Predicting conversion to dementia in a memory clinic: A standard clinical approach compared with an empirically defined clustering method (latent profile analysis) for mild cognitive impairment subtyping

B McGuinness, SL Barrett, J McIlvenna, AP Passmore, Gillian W Shorter

    Research output: Contribution to journalArticle

    10 Citations (Scopus)

    Abstract

    Introduction: Mild cognitive impairment (MCI) has clinical value in its ability to predict later dementia. A better understanding of cognitive profiles can further help delineate who is most at risk of conversion to dementia. We aimed to (1) examine to what extent the usual MCI subtyping using core criteria corresponds to empirically defined clusters of patients (latent profile analysis [LPA] of continuous neuropsychological data) and (2) compare the two methods of subtyping memory clinic participants in their prediction of conversion to dementia.Methods: Memory clinic participants (MCI, n 5 139) and age-matched controls (n 5 98) wererecruited. Participants had a full cognitive assessment, and results were grouped (1) according totraditional MCI subtypes and (2) using LPA. MCI participants were followed over approximately2 years after their initial assessment to monitor for conversion to dementia.Results: Groups were well matched for age and education. Controls performed significantly betterthan MCI participants on all cognitive measures.With the traditional analysis, most MCI participantswere in the amnestic multidomain subgroup (46.8%) and this group was most at risk of conversion todementia (63%). From the LPA, a three-profile solution fit the data best. Profile 3 was the largestgroup (40.3%), the most cognitively impaired, and most at risk of conversion to dementia (68% ofthe group).Discussion: LPA provides a useful adjunct in delineating MCI participants most at risk of conversionto dementia and adds confidence to standard categories of clinical inference.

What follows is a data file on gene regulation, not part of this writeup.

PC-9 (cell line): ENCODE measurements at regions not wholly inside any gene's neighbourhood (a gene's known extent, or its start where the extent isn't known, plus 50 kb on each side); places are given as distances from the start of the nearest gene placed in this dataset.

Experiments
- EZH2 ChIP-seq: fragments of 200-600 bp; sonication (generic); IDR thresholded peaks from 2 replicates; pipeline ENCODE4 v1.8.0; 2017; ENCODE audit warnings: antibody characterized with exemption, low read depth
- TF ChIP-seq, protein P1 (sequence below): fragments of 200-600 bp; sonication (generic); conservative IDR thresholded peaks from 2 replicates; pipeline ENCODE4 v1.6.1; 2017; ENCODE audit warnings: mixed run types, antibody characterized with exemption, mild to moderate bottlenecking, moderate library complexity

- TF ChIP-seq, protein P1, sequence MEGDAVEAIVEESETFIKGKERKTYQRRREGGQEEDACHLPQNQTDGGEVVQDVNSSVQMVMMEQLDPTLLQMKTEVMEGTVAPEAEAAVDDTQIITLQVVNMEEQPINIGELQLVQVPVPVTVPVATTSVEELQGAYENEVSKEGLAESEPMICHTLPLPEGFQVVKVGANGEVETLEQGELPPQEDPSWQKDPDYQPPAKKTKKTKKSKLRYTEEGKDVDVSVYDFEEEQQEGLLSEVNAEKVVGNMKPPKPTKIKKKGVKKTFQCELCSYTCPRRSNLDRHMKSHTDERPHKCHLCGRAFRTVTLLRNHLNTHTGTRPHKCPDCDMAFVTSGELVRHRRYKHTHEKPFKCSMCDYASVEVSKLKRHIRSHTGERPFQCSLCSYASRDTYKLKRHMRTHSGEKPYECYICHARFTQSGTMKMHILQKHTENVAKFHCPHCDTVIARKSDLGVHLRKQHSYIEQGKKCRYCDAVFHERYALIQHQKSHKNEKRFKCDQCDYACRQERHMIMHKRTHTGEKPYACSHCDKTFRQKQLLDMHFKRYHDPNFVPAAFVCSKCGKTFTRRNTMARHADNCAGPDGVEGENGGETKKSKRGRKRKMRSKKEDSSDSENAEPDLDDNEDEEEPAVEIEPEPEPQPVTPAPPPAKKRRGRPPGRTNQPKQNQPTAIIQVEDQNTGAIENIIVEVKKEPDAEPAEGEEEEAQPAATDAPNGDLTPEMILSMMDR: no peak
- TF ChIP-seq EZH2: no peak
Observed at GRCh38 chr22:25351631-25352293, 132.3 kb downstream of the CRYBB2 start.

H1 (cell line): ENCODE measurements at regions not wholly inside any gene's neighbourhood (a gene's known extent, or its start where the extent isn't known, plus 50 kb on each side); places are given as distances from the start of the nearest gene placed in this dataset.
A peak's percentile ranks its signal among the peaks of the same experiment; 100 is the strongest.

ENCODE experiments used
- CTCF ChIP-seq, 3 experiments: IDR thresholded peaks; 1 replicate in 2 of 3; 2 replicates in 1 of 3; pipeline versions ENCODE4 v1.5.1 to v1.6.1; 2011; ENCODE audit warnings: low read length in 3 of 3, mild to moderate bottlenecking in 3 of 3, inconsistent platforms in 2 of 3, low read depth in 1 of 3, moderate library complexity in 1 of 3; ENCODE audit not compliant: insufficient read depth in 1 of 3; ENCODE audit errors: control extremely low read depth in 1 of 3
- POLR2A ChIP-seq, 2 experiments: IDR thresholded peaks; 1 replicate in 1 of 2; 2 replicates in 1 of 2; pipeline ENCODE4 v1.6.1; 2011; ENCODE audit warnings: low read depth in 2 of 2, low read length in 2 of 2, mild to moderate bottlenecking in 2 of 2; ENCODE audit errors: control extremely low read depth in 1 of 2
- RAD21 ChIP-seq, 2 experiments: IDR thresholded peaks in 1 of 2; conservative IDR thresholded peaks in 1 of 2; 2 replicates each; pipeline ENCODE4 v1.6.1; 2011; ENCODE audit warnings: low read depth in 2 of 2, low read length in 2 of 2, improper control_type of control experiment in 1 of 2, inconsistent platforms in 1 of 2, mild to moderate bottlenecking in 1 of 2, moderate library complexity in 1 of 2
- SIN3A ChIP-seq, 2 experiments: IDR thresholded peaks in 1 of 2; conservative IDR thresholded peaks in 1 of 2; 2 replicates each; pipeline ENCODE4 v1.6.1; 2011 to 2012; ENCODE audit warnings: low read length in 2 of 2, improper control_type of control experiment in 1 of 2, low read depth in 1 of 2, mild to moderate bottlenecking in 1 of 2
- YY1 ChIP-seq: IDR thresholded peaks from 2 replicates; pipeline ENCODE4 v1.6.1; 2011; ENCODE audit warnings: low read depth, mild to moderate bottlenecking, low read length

LanguageEnglish
    Pages447-454
    JournalAlzheimer's and Dementia
    Volume1
    Issue number4
    DOIs
    Publication statusE-pub ahead of print - 2 Nov 2015

    Fingerprint

    Cluster Analysis
    Dementia
    Aptitude
    Cognitive Dysfunction
    Education

    Keywords

    • Mild cognitive impairment
    • Cognitive profiles
    • Latent profile analysis
    • Alzheimer’s disease
    • Longitudinal study

    Cite this

    @article{a59ee851efd54d809fb9ca54a5e4b0f1,
    title = "Predicting conversion to dementia in a memory clinic: A standard clinical approach compared with an empirically defined clustering method (latent profile analysis) for mild cognitive impairment subtyping",